The number of people presenting themselves as homeless in Scotland has dropped, official figures have revealed.
There were 8,734 applications for homelessness assistance in the final quarter of 2012, a 12 percent drop on the same period in 2011.
The decrease stands in contrast to the situation in England.
According to the Department for Communities and Local Government's (DCLG) latest homelessness figures (published March 22), 13,570 people were accepted as homeless in 2012, final quarter - a six percent rise on 2011.
Scotland also saw drops in households in temporary accommodation (down four percent) and households with children in temporary accommodation (down eight percent).
The Scottish government's housing and welfare minister, Margaret Burgess, said: “In December 2012 landmark legislation came into force in Scotland which has put us at the forefront in Europe in our approach to tackling homelessness.
“Meeting our 2012 commitment guarantees that those who lose their home through no fault of their own are guaranteed settled accommodation.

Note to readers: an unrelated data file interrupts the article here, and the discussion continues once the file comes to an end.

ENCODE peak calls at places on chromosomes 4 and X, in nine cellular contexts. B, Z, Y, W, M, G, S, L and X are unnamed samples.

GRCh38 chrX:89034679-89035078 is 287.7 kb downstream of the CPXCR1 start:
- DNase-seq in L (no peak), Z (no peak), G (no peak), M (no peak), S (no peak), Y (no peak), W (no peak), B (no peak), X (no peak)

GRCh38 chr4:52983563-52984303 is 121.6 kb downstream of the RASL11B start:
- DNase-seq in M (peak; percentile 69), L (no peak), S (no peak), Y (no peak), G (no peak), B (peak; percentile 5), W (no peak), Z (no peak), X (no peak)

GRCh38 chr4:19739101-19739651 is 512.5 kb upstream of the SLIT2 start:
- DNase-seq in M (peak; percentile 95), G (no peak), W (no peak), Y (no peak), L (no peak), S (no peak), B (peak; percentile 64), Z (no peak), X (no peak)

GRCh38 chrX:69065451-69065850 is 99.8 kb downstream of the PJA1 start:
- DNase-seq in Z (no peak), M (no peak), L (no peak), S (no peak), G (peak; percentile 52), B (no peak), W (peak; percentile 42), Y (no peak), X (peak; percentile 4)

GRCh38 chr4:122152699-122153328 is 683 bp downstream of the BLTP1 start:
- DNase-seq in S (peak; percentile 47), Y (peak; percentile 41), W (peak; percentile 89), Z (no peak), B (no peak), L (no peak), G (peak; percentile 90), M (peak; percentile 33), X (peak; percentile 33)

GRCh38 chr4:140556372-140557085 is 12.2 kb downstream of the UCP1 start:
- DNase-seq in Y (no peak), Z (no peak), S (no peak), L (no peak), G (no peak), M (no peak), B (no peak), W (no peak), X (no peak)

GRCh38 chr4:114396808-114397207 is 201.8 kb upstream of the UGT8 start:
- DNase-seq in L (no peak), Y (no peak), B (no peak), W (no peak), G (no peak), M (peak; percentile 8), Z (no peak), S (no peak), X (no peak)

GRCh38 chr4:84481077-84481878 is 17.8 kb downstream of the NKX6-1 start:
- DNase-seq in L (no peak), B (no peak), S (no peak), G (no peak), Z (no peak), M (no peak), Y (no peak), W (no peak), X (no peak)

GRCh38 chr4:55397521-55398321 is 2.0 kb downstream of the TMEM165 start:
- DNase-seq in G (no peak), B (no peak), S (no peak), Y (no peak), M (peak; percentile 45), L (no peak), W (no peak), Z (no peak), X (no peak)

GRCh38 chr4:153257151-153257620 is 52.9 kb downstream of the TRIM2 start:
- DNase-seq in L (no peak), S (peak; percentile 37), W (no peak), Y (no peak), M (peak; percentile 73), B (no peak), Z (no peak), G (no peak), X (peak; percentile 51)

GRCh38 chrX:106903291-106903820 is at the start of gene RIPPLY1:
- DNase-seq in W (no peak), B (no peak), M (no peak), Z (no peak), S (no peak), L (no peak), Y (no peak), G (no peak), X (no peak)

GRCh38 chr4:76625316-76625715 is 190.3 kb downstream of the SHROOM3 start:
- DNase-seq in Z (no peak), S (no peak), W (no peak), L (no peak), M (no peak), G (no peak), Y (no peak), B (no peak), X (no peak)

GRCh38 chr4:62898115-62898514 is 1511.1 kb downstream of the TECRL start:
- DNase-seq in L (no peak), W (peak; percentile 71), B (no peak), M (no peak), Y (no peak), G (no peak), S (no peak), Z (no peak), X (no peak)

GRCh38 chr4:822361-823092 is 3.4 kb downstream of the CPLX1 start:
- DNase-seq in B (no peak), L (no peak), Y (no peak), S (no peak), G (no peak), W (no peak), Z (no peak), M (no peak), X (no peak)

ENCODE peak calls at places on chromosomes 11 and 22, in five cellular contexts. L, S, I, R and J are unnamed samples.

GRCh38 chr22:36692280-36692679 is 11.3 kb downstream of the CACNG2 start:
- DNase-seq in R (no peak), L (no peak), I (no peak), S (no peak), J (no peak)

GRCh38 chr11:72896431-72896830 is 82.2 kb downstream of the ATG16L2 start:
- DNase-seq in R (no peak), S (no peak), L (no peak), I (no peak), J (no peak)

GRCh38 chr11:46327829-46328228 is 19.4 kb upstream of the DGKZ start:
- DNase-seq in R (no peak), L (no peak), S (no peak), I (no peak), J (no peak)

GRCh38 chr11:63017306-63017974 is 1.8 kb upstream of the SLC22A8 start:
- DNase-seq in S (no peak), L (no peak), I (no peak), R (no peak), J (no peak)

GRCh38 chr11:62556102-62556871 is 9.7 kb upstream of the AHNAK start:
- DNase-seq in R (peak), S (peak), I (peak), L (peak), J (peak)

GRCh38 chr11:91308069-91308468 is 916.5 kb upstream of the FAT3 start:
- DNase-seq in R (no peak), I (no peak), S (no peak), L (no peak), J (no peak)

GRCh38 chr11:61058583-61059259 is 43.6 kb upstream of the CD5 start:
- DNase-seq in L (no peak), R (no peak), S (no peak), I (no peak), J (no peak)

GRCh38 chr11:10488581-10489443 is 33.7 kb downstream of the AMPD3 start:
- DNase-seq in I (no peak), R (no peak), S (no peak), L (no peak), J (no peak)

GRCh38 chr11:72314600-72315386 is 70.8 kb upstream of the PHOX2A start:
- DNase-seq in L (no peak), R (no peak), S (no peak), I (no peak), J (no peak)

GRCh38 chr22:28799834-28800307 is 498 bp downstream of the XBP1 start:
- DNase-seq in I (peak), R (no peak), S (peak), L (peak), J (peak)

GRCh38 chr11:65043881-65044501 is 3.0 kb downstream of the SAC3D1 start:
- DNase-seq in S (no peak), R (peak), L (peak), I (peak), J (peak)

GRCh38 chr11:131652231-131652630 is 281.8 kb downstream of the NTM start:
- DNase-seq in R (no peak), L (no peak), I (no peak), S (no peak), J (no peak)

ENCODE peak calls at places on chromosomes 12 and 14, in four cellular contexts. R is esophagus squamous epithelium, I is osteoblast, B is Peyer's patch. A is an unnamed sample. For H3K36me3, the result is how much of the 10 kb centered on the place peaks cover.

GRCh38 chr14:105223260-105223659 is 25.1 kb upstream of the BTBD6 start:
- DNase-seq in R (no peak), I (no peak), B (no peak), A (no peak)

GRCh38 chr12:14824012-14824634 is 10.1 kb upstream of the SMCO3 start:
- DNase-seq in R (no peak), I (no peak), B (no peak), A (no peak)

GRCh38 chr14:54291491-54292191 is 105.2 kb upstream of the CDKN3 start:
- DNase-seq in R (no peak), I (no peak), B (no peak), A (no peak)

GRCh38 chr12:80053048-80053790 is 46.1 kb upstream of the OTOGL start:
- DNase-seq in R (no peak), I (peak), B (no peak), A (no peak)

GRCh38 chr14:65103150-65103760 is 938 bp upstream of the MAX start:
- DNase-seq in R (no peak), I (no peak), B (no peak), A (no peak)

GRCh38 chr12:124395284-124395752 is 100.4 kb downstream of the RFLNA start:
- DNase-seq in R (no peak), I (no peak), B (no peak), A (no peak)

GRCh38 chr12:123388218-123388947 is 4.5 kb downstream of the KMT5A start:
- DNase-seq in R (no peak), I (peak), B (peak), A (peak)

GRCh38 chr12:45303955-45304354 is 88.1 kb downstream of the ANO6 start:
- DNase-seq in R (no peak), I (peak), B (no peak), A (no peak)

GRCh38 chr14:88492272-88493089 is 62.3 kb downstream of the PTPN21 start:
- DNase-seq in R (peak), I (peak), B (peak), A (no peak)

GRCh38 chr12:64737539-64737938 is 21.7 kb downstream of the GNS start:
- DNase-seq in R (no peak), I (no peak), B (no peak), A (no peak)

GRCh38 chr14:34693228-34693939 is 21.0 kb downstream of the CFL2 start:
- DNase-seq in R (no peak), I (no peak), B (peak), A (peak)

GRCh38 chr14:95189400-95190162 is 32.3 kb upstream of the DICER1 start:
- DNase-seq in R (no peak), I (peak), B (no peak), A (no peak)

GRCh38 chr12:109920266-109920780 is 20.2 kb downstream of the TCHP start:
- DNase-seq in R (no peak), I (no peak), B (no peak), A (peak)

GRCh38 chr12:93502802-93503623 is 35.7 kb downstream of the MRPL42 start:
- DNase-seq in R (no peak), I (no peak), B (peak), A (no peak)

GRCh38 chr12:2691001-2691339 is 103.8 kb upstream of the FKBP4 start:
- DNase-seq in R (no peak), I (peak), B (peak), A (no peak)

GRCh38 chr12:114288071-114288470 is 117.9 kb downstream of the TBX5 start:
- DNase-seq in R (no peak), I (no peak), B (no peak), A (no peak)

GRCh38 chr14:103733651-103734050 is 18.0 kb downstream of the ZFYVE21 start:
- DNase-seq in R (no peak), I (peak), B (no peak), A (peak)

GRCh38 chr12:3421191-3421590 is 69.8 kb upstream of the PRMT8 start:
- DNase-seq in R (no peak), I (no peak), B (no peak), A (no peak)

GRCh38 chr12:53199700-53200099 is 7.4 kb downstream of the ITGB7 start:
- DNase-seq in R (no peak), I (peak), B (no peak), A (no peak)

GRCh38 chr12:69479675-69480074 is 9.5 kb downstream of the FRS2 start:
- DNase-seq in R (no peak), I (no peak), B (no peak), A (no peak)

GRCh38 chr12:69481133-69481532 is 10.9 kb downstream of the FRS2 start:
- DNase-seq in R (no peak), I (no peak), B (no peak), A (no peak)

“All of our councils did excellent work preparing for this new law, and these latest falls in homelessness applications provide proof that measures to tackle and prevent homelessness are making a real difference.
“The Scottish Government’s Housing Options Approach funding programme, backed by investment of approximately £650,000, has helped local authorities embrace prevention. And over the next two years we have committed a further £300,000 to ensure this work continues."
Graeme Brown, director of Shelter Scotland, said: “It is good news that 12 percent fewer families and individuals are experiencing the human tragedy of homelessness. This is indicative of the concerted efforts made by landlords not to evict tenants during the cold winter months, and the overall trend remains down.
“However, homelessness in Scotland is still too high and we cannot afford to be complacent or lose sight of the fact that over 8,500 households still lost their homes in just three months.
“A number of local authorities have surpassed the national trend and we hope to be able to work with them to identify what lessons, if any, other councils can take from their experiences.”